The Inn is a ministry that began when U.S. Immigration and Customs Enforcement (ICE) asked United Methodist churches in Tucson, Arizona to house families coming out of detention facilities at the U.S. – Mexico border. This partnership between law enforcement and churches is unusual. The ministry has been life-changing for the thousands of families who have found temporary shelter here.
Meghan Spittell, The Inn volunteer: “We say, ‘Welcome. This is a church and you’re safe here.’ We’ve had people just burst into tears, they’re just so grateful. You see the relief ‘cause they’re like, ‘Not only am I somewhere safe, but at a church.’”
Meghan to client: “Si, si. Por favor.”
College student Meghan Spittell volunteers at The Inn, an emergency shelter for newly-arrived migrants in Arizona. United Methodists established The Inn in 2016, explains the Rev. Dottie Escobedo-Frank.
The Rev. Dottie Escobedo-Frank, Desert Southwest Conference: “We got a call from ICE. They were asking to have shelter or house people who were coming out of a detention center in the Tucson area.”
It was Christmastime and church members quickly put plans in place to find room in the inn for weary travelers.
(Gretchen next to the cots) “When families arrive, we have the cots ready for them.”
Gretchen Lopez is the site coordinator. She helps migrants fill out paperwork and call families back home.
This man’s story is typical. He fled threats of violence and extortion from gangs.
(Inn guest speaking through interpreter) “It took him about 25 days to get from his home country to the U.S. border. He would get a ride or bus to a certain place and then either have to earn some money to the next location.”
At The Inn, travelers can take a shower, receive clean clothes, and eat a hot meal. Finally safe, some just sleep for up to 24 hours.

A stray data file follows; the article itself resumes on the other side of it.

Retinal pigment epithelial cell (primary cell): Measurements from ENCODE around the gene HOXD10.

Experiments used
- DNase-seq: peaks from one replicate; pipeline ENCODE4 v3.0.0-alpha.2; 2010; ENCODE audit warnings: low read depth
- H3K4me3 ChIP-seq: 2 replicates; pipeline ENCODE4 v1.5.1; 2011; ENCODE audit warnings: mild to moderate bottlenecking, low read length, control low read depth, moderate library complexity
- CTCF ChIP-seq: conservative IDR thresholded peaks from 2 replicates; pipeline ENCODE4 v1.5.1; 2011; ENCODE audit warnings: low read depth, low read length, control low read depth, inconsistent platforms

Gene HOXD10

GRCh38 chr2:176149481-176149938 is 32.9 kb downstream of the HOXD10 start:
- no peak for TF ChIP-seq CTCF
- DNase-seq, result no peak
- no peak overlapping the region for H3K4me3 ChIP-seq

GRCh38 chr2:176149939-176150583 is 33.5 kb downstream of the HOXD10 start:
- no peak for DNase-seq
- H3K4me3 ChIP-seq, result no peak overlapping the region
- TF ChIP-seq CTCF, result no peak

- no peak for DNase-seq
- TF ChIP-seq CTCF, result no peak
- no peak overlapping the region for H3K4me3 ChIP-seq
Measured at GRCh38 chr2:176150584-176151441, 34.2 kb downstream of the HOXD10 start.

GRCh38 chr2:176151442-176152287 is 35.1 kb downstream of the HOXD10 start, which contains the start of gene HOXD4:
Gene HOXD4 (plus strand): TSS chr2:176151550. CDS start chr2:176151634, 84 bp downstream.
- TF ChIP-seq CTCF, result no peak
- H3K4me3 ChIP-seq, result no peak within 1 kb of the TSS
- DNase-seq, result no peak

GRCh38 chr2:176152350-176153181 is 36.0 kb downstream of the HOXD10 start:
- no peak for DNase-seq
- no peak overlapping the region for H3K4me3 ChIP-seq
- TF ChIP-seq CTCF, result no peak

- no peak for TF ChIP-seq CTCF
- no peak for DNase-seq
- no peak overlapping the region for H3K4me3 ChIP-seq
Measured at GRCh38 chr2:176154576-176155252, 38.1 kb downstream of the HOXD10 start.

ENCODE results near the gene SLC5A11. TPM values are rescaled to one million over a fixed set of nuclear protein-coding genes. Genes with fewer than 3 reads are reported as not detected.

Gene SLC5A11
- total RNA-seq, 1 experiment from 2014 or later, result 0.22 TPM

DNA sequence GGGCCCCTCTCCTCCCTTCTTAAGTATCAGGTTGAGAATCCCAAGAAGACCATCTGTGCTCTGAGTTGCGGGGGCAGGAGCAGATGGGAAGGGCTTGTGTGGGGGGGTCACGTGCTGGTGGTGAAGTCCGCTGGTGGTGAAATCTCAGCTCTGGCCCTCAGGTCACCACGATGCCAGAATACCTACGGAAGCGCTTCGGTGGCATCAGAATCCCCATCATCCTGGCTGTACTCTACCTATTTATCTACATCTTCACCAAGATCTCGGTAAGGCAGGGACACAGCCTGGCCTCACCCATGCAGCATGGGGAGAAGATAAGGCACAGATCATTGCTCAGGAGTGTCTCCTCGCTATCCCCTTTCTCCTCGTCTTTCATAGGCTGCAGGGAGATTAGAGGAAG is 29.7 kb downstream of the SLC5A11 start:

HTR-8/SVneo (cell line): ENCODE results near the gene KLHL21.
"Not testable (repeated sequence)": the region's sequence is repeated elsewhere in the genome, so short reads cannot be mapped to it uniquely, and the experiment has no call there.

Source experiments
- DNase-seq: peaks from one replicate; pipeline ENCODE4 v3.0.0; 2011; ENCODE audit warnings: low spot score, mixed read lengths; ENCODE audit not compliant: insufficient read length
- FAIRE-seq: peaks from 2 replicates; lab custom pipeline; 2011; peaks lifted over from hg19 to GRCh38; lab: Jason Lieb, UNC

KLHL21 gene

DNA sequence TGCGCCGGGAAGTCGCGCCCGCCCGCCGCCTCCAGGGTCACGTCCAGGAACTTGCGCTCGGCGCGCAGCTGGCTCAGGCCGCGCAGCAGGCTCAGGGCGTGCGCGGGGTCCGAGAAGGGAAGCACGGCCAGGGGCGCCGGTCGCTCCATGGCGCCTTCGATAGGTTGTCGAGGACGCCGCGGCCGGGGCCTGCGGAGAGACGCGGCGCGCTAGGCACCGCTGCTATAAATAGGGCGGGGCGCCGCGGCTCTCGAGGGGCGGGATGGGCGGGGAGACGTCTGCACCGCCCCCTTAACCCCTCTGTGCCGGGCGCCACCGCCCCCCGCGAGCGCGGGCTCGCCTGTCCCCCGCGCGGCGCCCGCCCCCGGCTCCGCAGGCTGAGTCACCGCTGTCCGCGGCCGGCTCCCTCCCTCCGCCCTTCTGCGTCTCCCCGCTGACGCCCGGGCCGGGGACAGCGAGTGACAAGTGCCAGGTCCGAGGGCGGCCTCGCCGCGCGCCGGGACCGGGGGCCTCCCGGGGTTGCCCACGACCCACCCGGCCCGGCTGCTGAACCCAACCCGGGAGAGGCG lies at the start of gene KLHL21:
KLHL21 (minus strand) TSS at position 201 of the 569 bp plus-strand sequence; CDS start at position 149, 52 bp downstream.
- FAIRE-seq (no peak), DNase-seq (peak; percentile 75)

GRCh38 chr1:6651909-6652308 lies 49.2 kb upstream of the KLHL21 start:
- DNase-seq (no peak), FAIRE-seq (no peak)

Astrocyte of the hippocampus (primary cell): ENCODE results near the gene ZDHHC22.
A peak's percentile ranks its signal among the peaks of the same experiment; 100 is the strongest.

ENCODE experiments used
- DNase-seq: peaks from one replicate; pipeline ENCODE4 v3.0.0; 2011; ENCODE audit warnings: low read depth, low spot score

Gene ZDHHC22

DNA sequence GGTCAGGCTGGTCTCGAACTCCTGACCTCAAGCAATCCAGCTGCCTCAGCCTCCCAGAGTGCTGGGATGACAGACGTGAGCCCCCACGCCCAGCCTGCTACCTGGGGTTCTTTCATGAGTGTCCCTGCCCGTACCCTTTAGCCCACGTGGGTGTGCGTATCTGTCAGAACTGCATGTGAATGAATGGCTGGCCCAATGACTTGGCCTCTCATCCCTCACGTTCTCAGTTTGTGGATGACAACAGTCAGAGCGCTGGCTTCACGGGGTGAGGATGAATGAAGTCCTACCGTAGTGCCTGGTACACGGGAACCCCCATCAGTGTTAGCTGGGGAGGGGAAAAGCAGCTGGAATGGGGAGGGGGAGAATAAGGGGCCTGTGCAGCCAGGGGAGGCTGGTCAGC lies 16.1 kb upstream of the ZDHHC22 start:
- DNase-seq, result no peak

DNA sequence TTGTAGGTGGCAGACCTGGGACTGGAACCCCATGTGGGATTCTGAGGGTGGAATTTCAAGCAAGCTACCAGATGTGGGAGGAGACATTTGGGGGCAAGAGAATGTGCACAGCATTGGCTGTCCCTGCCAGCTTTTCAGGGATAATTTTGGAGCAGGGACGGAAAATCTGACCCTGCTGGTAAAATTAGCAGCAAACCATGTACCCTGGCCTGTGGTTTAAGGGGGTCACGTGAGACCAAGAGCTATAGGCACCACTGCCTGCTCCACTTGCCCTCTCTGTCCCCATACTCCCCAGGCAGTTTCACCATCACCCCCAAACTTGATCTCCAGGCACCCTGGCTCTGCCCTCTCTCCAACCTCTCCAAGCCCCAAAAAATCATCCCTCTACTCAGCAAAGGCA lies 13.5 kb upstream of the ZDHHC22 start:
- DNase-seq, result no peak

The Rev. Dottie Escobedo-Frank: “Isn’t it beautiful that God made our bodies and souls to, with a little bit of rest, we start all over as if it’s a new day.”
Families generally stay a couple of days. The shelter can house 50 people at a time. Dedicated volunteers make beds, cook meals, and drive families to the bus station.
(Gretchen to volunteer) “So here are the tickets for the two families you are taking.”
Maps on the wall help families see how far they have traveled, where they’ll change busses and their final destinations.
Gretchen Lopez: “A lot of them I don’t think realize how big the United States is until they get here.”
Innkeepers say the Bible is full of examples of care for travelers.
The Rev. Dottie Escobedo-Frank: “In the Old Testament it says often that, ‘Do not harm the immigrant among you and treat them as your own because you were once immigrants in Egypt.’ The stories that we’re hearing are stories of violence. And they’re coming here hoping that we will open up our doors to them. And as a country we’re slamming our doors in their faces. And they’re afraid of what they left, and they’re afraid of what they encounter in our midst.”
Welcoming the stranger. Making room in the inn. The Bible calls Christians to offer hospitality. Volunteers at this United Methodist ministry say God’s love knows no borders.
Meghan Spittell: “I’ve definitely cried putting people on the bus But I know I’ve done something valuable for them. I’ve given them a sense of safety and a sense of hope. I was able to be the better part of their journey.”
The Inn is a ministry of the Desert Southwest Conference of The United Methodist Church. One of the best ways churches can help is by telling others about The Inn and how congregations and individuals can help. Donate money and wish list items or register as a volunteer for The Inn.
See ways to support the Methodist Border Mission Network here.